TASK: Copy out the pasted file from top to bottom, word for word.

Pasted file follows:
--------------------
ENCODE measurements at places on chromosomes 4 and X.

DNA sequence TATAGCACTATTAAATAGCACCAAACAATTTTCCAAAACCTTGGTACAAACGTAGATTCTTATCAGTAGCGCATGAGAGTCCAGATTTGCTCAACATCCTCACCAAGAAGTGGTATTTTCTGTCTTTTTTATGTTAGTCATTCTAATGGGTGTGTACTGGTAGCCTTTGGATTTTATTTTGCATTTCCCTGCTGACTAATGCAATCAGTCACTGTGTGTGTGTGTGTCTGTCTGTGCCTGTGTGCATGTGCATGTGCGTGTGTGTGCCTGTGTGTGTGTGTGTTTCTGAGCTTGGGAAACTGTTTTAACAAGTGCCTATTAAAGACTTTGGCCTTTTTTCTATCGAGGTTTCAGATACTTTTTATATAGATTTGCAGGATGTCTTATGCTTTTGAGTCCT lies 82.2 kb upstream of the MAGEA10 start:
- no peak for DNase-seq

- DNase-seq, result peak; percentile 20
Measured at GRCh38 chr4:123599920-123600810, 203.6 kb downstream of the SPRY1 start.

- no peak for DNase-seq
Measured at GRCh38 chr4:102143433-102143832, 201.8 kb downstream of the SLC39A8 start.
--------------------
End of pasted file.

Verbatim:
ENCODE measurements at places on chromosomes 4 and X.

DNA sequence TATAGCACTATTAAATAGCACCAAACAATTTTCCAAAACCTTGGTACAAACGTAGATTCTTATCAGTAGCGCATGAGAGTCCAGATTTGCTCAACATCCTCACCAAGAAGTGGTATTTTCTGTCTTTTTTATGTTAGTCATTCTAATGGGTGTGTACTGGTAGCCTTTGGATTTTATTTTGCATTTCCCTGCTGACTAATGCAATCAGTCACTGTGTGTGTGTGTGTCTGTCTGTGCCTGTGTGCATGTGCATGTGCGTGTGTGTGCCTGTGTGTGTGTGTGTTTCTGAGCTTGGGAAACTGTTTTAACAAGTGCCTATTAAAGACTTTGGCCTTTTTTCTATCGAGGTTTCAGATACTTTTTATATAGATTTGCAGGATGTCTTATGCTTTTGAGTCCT lies 82.2 kb upstream of the MAGEA10 start:
- no peak for DNase-seq

- DNase-seq, result peak; percentile 20
Measured at GRCh38 chr4:123599920-123600810, 203.6 kb downstream of the SPRY1 start.

- no peak for DNase-seq
Measured at GRCh38 chr4:102143433-102143832, 201.8 kb downstream of the SLC39A8 start.